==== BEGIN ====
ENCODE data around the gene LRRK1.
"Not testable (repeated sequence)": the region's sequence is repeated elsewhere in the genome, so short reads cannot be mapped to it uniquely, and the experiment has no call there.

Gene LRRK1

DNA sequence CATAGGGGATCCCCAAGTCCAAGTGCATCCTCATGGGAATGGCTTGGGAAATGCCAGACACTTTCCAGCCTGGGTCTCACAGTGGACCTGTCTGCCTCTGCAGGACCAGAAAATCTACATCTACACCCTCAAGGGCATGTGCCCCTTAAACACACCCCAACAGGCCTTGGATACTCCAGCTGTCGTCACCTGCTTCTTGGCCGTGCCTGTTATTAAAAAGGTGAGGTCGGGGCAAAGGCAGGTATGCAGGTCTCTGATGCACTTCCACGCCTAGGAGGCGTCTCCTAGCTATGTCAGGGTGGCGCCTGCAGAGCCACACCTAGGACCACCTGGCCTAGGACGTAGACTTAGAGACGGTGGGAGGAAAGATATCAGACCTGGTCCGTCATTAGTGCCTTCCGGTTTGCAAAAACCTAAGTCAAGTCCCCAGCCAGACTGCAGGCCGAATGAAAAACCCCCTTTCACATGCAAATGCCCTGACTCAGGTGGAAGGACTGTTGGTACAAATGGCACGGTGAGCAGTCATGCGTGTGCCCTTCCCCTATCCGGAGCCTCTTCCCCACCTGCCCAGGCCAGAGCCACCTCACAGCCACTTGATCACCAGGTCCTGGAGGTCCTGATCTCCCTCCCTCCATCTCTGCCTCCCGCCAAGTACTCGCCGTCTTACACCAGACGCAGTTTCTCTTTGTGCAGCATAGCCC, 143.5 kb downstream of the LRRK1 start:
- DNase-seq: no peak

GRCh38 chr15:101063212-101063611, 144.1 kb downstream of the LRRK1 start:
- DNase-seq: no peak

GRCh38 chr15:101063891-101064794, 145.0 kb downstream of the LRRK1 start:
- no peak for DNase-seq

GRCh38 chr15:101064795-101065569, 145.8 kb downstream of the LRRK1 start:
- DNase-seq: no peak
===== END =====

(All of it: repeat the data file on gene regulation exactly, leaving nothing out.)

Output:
ENCODE data around the gene LRRK1.
"Not testable (repeated sequence)": the region's sequence is repeated elsewhere in the genome, so short reads cannot be mapped to it uniquely, and the experiment has no call there.

Gene LRRK1

DNA sequence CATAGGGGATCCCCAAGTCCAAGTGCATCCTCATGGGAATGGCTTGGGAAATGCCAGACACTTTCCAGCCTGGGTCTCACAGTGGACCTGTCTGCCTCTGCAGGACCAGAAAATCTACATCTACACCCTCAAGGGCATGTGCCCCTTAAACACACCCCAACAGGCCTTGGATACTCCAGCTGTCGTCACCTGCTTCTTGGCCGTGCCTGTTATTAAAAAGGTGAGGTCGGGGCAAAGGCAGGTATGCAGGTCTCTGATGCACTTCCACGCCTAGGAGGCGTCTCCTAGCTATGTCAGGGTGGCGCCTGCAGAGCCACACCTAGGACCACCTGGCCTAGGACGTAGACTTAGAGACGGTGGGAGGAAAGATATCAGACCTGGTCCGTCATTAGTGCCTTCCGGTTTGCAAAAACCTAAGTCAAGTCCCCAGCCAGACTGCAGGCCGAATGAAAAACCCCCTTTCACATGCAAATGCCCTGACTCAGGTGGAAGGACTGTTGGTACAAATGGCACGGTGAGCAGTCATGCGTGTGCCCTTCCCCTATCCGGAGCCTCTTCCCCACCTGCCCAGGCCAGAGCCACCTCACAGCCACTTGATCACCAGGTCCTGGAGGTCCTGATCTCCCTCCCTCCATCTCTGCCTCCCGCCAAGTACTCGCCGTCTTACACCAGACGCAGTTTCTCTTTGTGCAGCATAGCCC, 143.5 kb downstream of the LRRK1 start:
- DNase-seq: no peak

GRCh38 chr15:101063212-101063611, 144.1 kb downstream of the LRRK1 start:
- DNase-seq: no peak

GRCh38 chr15:101063891-101064794, 145.0 kb downstream of the LRRK1 start:
- no peak for DNase-seq

GRCh38 chr15:101064795-101065569, 145.8 kb downstream of the LRRK1 start:
- DNase-seq: no peak